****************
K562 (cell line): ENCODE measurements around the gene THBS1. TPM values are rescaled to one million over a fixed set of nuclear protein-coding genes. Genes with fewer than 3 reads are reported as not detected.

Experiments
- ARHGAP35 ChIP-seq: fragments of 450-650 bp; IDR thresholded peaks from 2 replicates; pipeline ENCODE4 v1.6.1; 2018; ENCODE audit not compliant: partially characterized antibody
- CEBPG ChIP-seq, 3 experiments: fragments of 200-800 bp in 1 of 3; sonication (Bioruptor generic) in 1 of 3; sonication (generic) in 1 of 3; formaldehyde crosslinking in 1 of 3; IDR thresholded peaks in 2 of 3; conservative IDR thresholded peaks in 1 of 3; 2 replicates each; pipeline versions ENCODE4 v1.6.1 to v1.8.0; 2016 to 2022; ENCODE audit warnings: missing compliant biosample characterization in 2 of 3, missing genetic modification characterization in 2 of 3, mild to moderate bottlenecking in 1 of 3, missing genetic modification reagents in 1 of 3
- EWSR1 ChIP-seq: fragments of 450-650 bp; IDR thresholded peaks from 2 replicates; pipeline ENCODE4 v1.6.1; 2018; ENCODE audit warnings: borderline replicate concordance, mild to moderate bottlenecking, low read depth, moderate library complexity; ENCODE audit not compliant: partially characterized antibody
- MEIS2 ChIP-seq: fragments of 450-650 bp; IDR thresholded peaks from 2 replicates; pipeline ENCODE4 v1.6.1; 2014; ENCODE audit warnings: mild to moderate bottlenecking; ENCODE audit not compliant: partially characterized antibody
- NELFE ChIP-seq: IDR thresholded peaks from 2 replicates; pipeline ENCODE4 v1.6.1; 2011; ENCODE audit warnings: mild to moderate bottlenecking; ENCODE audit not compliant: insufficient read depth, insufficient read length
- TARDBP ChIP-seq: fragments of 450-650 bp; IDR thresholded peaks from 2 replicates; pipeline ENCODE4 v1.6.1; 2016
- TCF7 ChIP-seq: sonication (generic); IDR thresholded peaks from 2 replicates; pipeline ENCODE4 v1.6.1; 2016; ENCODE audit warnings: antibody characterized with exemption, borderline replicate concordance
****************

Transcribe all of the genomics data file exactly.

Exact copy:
K562 (cell line): ENCODE measurements around the gene THBS1. TPM values are rescaled to one million over a fixed set of nuclear protein-coding genes. Genes with fewer than 3 reads are reported as not detected.

Experiments
- ARHGAP35 ChIP-seq: fragments of 450-650 bp; IDR thresholded peaks from 2 replicates; pipeline ENCODE4 v1.6.1; 2018; ENCODE audit not compliant: partially characterized antibody
- CEBPG ChIP-seq, 3 experiments: fragments of 200-800 bp in 1 of 3; sonication (Bioruptor generic) in 1 of 3; sonication (generic) in 1 of 3; formaldehyde crosslinking in 1 of 3; IDR thresholded peaks in 2 of 3; conservative IDR thresholded peaks in 1 of 3; 2 replicates each; pipeline versions ENCODE4 v1.6.1 to v1.8.0; 2016 to 2022; ENCODE audit warnings: missing compliant biosample characterization in 2 of 3, missing genetic modification characterization in 2 of 3, mild to moderate bottlenecking in 1 of 3, missing genetic modification reagents in 1 of 3
- EWSR1 ChIP-seq: fragments of 450-650 bp; IDR thresholded peaks from 2 replicates; pipeline ENCODE4 v1.6.1; 2018; ENCODE audit warnings: borderline replicate concordance, mild to moderate bottlenecking, low read depth, moderate library complexity; ENCODE audit not compliant: partially characterized antibody
- MEIS2 ChIP-seq: fragments of 450-650 bp; IDR thresholded peaks from 2 replicates; pipeline ENCODE4 v1.6.1; 2014; ENCODE audit warnings: mild to moderate bottlenecking; ENCODE audit not compliant: partially characterized antibody
- NELFE ChIP-seq: IDR thresholded peaks from 2 replicates; pipeline ENCODE4 v1.6.1; 2011; ENCODE audit warnings: mild to moderate bottlenecking; ENCODE audit not compliant: insufficient read depth, insufficient read length
- TARDBP ChIP-seq: fragments of 450-650 bp; IDR thresholded peaks from 2 replicates; pipeline ENCODE4 v1.6.1; 2016
- TCF7 ChIP-seq: sonication (generic); IDR thresholded peaks from 2 replicates; pipeline ENCODE4 v1.6.1; 2016; ENCODE audit warnings: antibody characterized with exemption, borderline replicate concordance